Social Security Miscue

The Washington Times (Washington, DC), February 26, 2003 | Go to article overview

Social Security Miscue


Byline: James R. Edwards Jr., SPECIAL TO THE WASHINGTON TIMES

Usually, Republican administrations are known for being tough on crime, pro-law and order. Yet, the Bush administration is about to reward lawbreakers for their lawlessness.

This political miscalculation could be costly. Why? The administration is rushing - quietly - to give illegal aliens from Mexico Social Security benefits. Reportedly, the administration wants to seal the deal this month.

A few questions the GOP may wish to consider: Does anybody remember that senior citizens vote more faithfully than any other demographic group? Does anybody remember that the 65 and older demographic is growing? Does anybody remember that Social Security is the "third rail of American politics" - touch it and die? Does anybody remember the days when Democrats hammered Republicans for "robbing Social Security" (even though Democrat administrations and Democrat Congresses perfected the spending Social Security Trust Fund monies on other things)?

The pending deal with Mexico differs from other, similar agreements. So-called "totalization agreements" have been around since the 1970s. But the 20 existing agreements, which allow foreigners who worked in the United States and paid Social Security taxes to collect benefits, almost all are with European nations. They cost a total of $183 million for 94,000 beneficiaries, the Social Security Administration says. And only legal visitors qualify.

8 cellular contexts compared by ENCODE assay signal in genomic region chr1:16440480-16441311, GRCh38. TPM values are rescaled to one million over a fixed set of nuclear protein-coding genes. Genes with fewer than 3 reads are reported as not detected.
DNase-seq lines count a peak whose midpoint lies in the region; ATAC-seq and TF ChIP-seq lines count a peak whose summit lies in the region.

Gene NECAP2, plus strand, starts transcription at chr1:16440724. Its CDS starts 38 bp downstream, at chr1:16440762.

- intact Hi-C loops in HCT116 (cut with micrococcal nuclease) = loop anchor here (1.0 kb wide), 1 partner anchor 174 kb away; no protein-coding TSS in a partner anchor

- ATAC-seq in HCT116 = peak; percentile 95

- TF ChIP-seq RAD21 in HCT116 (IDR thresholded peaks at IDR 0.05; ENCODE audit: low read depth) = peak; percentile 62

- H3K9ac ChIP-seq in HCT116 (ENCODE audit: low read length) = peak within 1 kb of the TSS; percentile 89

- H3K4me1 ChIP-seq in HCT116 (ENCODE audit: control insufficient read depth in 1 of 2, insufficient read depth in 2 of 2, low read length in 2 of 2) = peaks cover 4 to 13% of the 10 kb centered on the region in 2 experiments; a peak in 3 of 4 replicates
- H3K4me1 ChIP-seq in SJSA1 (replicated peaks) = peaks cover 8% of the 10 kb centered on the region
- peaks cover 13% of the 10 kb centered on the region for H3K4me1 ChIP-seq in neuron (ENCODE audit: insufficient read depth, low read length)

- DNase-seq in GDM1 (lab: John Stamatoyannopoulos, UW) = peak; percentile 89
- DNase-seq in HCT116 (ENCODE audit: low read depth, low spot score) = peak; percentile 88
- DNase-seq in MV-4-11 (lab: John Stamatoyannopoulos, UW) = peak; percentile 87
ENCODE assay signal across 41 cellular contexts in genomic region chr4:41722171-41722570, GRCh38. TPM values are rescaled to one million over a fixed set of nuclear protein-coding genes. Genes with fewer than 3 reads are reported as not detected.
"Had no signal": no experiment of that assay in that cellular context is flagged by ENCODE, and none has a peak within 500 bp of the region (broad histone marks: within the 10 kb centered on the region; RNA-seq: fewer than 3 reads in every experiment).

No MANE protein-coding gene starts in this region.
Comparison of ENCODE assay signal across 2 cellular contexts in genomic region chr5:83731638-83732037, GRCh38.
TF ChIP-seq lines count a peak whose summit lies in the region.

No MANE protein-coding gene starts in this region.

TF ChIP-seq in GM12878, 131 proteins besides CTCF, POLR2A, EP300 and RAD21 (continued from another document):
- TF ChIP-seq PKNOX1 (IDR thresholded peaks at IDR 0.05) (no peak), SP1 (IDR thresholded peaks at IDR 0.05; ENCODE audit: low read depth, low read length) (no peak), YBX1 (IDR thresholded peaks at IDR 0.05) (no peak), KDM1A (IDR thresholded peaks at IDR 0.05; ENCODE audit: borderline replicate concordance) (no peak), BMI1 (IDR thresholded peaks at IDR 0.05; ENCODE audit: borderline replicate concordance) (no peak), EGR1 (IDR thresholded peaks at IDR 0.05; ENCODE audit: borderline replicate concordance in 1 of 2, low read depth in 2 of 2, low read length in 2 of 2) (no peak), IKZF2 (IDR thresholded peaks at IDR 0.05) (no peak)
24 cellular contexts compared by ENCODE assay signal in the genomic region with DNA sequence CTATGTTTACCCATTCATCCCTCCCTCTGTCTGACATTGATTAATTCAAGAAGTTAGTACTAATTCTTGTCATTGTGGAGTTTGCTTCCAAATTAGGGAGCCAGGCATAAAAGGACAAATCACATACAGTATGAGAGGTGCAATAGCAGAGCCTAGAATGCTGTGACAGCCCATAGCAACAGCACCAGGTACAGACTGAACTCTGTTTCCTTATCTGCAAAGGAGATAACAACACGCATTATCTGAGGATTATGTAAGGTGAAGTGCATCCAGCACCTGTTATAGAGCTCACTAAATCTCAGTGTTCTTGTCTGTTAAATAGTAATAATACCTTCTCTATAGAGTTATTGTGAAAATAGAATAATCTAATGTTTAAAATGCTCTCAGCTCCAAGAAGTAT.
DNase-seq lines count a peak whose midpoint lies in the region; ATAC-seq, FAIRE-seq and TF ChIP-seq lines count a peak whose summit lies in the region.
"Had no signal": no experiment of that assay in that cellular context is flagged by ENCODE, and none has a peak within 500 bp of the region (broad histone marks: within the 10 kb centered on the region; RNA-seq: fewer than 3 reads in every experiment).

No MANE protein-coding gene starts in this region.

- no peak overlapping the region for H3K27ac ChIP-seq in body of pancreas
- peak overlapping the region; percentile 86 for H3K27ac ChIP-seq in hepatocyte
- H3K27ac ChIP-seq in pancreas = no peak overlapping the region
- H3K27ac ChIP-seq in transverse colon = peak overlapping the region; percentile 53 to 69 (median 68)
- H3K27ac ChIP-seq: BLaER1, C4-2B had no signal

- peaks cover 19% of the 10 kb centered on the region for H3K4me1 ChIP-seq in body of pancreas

By contrast, the Mexican deal could cost, according to National Review, $345 billion over the next 20 years. Congressional experts say Mexico would burden Social Security with 162,000 new beneficiaries in the next five years.

The policy problems from such an agreement with Mexico include the sheer volume of people involved, the fact that Mexicans account for the largest proportion of the illegal alien population and vast reliance on fraud, such as fake Social Security numbers and other identity fraud. Mexicans are estimated to make up about half of the 8 million or more illegal alien population.

Already, Social Security will begin running a deficit in 2016. Its current surplus covers spending on other things, because the program operates on a "pay-as-you-go" basis. This is what the whole debate over Social Security reform is all about.

On a political level, this scheme risks Social Security's financial stability for the sake of placating Mexico and pandering to Latino special-interest activists. It pokes a finger in the eye of American senior citizens. And not only isn't it nice to beat up Grandma, to do so carries heavy political risks. …

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